Tony Blair resigns from post as Middle East envoy after eight years with The Quartet

There was mounting speculation his role had become untenable

Tony Blair has reportedly resigned from his role as an envoy for The Quartet group of Middle East mediators.

Speaking ahead of a formal announcement, unnamed officials said Mr Blair had written to UN Secretary-General Ban Ki-moon to confirm he would be stepping aside after eight years in the position.

In March, the former British Prime Minister hinted that he was preparing to stand down in a speech questioning the "efficacy" of democracy in the region.

Mr Blair's position as representative for the Quartet on the Middle East, made up of the UN, the US, the EU and Russia, was thought to have become increasingly difficult as his relationship with senior Palestinian Authority figures deteriorated.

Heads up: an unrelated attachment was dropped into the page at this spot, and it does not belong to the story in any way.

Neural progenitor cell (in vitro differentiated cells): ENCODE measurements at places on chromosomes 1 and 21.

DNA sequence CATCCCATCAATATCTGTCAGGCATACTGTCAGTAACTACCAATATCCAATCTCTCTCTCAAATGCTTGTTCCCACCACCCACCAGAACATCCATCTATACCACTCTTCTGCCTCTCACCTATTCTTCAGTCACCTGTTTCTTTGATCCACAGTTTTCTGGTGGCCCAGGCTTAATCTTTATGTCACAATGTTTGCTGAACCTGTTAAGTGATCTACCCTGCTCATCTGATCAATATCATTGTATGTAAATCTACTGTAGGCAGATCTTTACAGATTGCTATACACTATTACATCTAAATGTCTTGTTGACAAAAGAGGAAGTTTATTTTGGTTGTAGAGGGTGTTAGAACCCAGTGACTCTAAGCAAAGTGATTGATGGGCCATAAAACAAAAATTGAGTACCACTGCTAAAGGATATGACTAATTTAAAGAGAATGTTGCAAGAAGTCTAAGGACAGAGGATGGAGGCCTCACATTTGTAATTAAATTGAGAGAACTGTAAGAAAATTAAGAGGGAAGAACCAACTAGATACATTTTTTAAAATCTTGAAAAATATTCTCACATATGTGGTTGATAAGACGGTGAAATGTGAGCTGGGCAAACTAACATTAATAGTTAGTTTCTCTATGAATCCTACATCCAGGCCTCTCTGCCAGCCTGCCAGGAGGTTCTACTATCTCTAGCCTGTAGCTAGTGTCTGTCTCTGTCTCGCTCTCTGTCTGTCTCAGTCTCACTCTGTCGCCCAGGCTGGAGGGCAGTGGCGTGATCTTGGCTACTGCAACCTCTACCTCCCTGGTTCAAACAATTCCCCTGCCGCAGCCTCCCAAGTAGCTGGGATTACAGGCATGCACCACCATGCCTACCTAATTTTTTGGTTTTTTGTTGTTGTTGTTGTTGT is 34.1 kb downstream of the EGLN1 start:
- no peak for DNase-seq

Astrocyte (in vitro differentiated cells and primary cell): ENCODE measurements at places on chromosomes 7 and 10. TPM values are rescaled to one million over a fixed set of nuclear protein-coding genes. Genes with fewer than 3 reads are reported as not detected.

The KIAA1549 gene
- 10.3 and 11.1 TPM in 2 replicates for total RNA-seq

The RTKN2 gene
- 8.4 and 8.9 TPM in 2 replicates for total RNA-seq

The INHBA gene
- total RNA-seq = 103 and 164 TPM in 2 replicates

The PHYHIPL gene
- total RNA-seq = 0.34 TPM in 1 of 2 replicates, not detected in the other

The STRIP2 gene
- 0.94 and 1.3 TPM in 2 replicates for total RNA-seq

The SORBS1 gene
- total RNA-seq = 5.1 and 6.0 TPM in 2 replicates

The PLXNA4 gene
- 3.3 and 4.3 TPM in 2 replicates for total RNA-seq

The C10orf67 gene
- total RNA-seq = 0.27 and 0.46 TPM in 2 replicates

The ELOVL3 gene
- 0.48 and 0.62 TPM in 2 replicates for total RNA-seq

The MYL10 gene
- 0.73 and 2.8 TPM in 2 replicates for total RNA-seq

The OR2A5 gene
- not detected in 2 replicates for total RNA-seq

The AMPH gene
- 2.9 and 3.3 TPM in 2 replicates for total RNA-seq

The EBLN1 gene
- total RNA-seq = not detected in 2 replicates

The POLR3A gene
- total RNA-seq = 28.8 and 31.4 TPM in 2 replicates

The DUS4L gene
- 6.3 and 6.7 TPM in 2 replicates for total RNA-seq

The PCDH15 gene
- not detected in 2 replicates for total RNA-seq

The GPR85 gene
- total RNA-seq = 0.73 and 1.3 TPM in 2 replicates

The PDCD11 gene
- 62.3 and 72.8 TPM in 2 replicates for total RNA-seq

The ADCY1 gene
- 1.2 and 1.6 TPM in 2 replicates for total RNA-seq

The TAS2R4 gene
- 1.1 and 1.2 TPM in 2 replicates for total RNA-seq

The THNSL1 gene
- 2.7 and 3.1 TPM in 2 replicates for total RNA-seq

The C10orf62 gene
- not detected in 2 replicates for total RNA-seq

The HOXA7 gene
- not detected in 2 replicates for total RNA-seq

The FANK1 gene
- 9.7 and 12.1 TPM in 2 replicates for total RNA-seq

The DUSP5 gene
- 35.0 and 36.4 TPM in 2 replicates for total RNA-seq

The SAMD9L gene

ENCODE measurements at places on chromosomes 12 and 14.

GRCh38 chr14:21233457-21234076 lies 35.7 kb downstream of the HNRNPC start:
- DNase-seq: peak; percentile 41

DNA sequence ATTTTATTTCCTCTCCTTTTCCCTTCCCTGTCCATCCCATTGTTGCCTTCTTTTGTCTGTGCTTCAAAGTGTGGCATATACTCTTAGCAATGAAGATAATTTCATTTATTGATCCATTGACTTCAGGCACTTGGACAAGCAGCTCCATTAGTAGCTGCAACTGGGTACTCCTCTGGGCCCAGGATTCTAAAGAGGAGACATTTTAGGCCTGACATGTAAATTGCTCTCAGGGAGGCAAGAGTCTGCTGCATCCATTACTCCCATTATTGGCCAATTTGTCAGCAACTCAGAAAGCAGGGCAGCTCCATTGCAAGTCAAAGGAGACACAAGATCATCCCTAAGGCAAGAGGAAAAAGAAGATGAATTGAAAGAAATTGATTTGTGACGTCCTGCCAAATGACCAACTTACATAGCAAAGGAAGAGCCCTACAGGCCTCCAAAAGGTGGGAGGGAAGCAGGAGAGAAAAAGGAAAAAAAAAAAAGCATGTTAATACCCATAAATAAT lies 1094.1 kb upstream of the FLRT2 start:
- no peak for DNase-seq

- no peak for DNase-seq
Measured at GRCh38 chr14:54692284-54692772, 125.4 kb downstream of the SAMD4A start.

The announcement on Mr Blair's resignation came as the Ad Hoc Liaison Committee, a steering group for the Middle East peace talks, met in Brussels on Wednesday.

And in its last report ahead of that meeting, Tony Blair's office within the Quartet painted a bleak picture for the future of Middle East talks.

Describing a "stalled peace process", Mr Blair's office said that: "Over a year on from the breakdown in talks between Israel and the Palestinians, there is still no tangible political horizon in sight."

The report was also critical of the lack of progress in terms of the redevelopment or integration of Gaza and the absence of any hope that "serious and sustained direct engagement between Israel and the Palestinians will begin any time soon".

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